Will we celebrate the Sphinx’s sun alignment?

Every year, Egypt and the entire world celebrate the sun’s illumination of the sanctuary of King Ramses II at the Abu Simple temple, with the Aswan Governorate and the Ministry of Antiquities and Tourism inviting Egyptians and foreigners to celebrate the event on February 22 and October 22 every year.

However, I call upon Khaled al-Anani, the Minister of Tourism and Antiquities, to also hold a celebration in front of the Sphinx three times a year – two celebrations on March 21-22 and on September 21-22, i.e. in the spring and autumn, during what is called the equinox, when night and daylight hours become equal.

I celebrated these occasions for five years.

On one day at sunset, the sun falls directly on the right shoulder of the Sphinx. During the summer, the sun begins to move to the north and in the winter it moves to the south.

This is a fascinating scene. During these occasions, from 1995 to 2000, I used to invite journalists each year to celebrate and record the astronomical phenomenon, which was broadcast on Egyptian and foreign TV channels and written about in press outlets all over the world.

Unfortunately, these celebrations did not continue even though they could have a stronger impact on tourism than the phenomenon of the sun illuminating the sanctuary of Ramses II Temple in Abu Simbel.

There is also another phenomenon that is even more attractive and has the potential to bring global attention to Egypt – on June 21-22, the sun sets between the Pyramid of Khufu and the Pyramid of Khafre, in an event called the solstice.

These astronomical phenomena help to bring great media coverage to Egypt, and the country could even hold sound and light shows three times a year on March 21-22, September 21-22, and on June 21-22.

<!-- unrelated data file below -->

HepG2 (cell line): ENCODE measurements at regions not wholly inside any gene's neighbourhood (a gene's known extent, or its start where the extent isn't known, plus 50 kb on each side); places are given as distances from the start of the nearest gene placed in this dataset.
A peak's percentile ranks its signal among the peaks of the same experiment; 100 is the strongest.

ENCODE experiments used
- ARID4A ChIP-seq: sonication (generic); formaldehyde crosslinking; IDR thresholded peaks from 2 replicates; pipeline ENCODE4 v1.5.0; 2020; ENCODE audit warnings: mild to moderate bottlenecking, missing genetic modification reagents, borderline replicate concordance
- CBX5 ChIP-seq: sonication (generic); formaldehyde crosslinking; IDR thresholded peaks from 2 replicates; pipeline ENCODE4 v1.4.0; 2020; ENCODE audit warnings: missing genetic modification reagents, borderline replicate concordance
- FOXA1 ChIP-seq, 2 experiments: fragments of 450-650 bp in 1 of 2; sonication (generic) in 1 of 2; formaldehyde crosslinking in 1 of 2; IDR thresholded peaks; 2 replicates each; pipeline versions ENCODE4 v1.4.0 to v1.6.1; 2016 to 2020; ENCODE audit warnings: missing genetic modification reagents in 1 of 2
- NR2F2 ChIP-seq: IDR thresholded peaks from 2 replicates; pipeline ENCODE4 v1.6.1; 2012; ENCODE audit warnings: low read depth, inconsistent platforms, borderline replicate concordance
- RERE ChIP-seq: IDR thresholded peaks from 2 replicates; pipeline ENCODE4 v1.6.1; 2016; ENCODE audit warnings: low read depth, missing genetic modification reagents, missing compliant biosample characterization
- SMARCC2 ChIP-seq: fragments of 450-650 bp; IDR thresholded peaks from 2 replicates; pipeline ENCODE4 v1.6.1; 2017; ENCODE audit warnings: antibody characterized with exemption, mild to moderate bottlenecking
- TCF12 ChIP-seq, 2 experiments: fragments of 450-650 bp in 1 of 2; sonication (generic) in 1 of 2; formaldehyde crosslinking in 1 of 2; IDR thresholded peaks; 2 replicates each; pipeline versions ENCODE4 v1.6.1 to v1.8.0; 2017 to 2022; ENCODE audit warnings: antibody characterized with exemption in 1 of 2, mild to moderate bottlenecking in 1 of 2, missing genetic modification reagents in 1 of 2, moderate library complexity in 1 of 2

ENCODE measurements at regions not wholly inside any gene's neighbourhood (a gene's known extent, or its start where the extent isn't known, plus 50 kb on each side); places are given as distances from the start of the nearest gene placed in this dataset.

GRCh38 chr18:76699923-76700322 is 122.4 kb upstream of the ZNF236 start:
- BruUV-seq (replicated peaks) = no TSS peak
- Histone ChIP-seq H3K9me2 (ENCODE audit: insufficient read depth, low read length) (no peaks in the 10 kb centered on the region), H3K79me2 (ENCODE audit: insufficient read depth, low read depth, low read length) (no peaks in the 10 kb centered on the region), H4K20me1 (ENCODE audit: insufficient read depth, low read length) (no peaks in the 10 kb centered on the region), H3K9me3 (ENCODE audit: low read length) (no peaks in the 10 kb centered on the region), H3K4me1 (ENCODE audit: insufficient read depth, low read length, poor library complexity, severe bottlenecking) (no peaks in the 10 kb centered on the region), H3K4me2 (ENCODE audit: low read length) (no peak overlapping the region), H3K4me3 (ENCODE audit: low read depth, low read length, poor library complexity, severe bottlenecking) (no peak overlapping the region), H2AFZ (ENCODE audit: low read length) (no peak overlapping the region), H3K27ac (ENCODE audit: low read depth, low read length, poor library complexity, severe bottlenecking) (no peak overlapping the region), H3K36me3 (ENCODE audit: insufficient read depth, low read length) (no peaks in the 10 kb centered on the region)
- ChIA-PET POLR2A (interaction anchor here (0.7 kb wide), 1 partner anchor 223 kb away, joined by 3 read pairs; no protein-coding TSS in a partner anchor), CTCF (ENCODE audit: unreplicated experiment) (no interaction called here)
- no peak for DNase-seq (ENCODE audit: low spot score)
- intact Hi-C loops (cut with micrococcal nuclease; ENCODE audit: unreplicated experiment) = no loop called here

The Pyramids are admired everywhere in the world, and history and science lovers from around the globe are sure to travel to witness this unique phenomenon, which will help encourage tourism through local and global media coverage highlighting Egypt’s tourist attractions.

I wrote about these phenomena in my last book, which was published in English and German in cooperation with my friend, archaeologist Mark Lehner, who has worked with me on the Pyramids for more than 50 years and has also taken part in some of these celebrations at the Sphinx.

I think now is the opportunity for the Ministry of Tourism to benefit from these phenomena again, which I explained in detail in my last book, the fourth part of an encyclopedia on the pyramids, published by Nahdet Misr. It is the first encyclopedia in the Arabic language that chronicles the era of the pyramids in detail.

In the book, I cover the most important recent discoveries that occurred in the pyramids region, as well as all the recent opinions and articles published on the pyramids. There is only one other book on the pyramids in Arabic, which was written by the late Ahmed Fakhry.

This book does not have any recent information on the pyramids, their construction, or recent discoveries at the pyramid of Khufu, however, and it also leaves out the Wadi Al-Jarf papyri, which gave us, for the first time, information about the construction of the pyramids through the diary of “Merer,” a previously unknown official who led workers at the time. 

Will we celebrate the sun falling on the shoulder of the Sphinx twice a year and its setting between the horizon of Khufu and Khafre? This is a question directed to my friend Khaled al-Anani.

Edited translation from Al-Masry Al-Youm

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